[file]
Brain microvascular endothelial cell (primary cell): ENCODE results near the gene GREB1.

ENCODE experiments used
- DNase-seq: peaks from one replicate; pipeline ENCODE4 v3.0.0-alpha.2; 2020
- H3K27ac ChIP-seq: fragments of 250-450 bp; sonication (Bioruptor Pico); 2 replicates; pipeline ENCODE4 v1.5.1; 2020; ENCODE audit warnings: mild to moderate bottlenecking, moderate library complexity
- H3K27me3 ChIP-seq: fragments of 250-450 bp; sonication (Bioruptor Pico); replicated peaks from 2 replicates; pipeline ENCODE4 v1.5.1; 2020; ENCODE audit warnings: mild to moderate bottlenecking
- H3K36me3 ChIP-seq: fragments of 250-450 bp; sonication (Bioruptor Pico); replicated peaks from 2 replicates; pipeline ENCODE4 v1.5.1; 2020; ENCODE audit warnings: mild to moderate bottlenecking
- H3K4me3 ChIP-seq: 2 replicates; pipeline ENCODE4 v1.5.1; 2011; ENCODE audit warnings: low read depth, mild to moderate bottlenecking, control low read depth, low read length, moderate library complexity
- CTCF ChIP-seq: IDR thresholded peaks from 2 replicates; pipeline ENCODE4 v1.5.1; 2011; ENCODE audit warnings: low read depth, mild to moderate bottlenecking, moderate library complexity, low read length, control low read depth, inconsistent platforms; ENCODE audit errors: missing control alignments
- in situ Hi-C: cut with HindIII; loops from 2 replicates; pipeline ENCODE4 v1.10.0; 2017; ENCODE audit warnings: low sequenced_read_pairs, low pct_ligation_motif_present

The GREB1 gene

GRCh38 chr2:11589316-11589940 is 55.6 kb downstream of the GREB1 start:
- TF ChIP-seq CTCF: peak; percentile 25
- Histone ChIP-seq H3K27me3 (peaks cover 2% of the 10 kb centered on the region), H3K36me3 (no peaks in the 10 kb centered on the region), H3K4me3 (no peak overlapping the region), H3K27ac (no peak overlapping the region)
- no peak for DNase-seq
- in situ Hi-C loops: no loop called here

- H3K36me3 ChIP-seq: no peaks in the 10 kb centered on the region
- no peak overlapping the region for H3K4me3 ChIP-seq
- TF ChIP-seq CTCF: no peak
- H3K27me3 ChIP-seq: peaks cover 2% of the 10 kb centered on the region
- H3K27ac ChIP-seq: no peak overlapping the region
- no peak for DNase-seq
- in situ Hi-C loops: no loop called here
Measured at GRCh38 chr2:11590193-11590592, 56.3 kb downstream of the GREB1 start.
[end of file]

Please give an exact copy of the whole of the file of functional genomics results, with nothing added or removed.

Brain microvascular endothelial cell (primary cell): ENCODE results near the gene GREB1.

ENCODE experiments used
- DNase-seq: peaks from one replicate; pipeline ENCODE4 v3.0.0-alpha.2; 2020
- H3K27ac ChIP-seq: fragments of 250-450 bp; sonication (Bioruptor Pico); 2 replicates; pipeline ENCODE4 v1.5.1; 2020; ENCODE audit warnings: mild to moderate bottlenecking, moderate library complexity
- H3K27me3 ChIP-seq: fragments of 250-450 bp; sonication (Bioruptor Pico); replicated peaks from 2 replicates; pipeline ENCODE4 v1.5.1; 2020; ENCODE audit warnings: mild to moderate bottlenecking
- H3K36me3 ChIP-seq: fragments of 250-450 bp; sonication (Bioruptor Pico); replicated peaks from 2 replicates; pipeline ENCODE4 v1.5.1; 2020; ENCODE audit warnings: mild to moderate bottlenecking
- H3K4me3 ChIP-seq: 2 replicates; pipeline ENCODE4 v1.5.1; 2011; ENCODE audit warnings: low read depth, mild to moderate bottlenecking, control low read depth, low read length, moderate library complexity
- CTCF ChIP-seq: IDR thresholded peaks from 2 replicates; pipeline ENCODE4 v1.5.1; 2011; ENCODE audit warnings: low read depth, mild to moderate bottlenecking, moderate library complexity, low read length, control low read depth, inconsistent platforms; ENCODE audit errors: missing control alignments
- in situ Hi-C: cut with HindIII; loops from 2 replicates; pipeline ENCODE4 v1.10.0; 2017; ENCODE audit warnings: low sequenced_read_pairs, low pct_ligation_motif_present

The GREB1 gene

GRCh38 chr2:11589316-11589940 is 55.6 kb downstream of the GREB1 start:
- TF ChIP-seq CTCF: peak; percentile 25
- Histone ChIP-seq H3K27me3 (peaks cover 2% of the 10 kb centered on the region), H3K36me3 (no peaks in the 10 kb centered on the region), H3K4me3 (no peak overlapping the region), H3K27ac (no peak overlapping the region)
- no peak for DNase-seq
- in situ Hi-C loops: no loop called here

- H3K36me3 ChIP-seq: no peaks in the 10 kb centered on the region
- no peak overlapping the region for H3K4me3 ChIP-seq
- TF ChIP-seq CTCF: no peak
- H3K27me3 ChIP-seq: peaks cover 2% of the 10 kb centered on the region
- H3K27ac ChIP-seq: no peak overlapping the region
- no peak for DNase-seq
- in situ Hi-C loops: no loop called here
Measured at GRCh38 chr2:11590193-11590592, 56.3 kb downstream of the GREB1 start.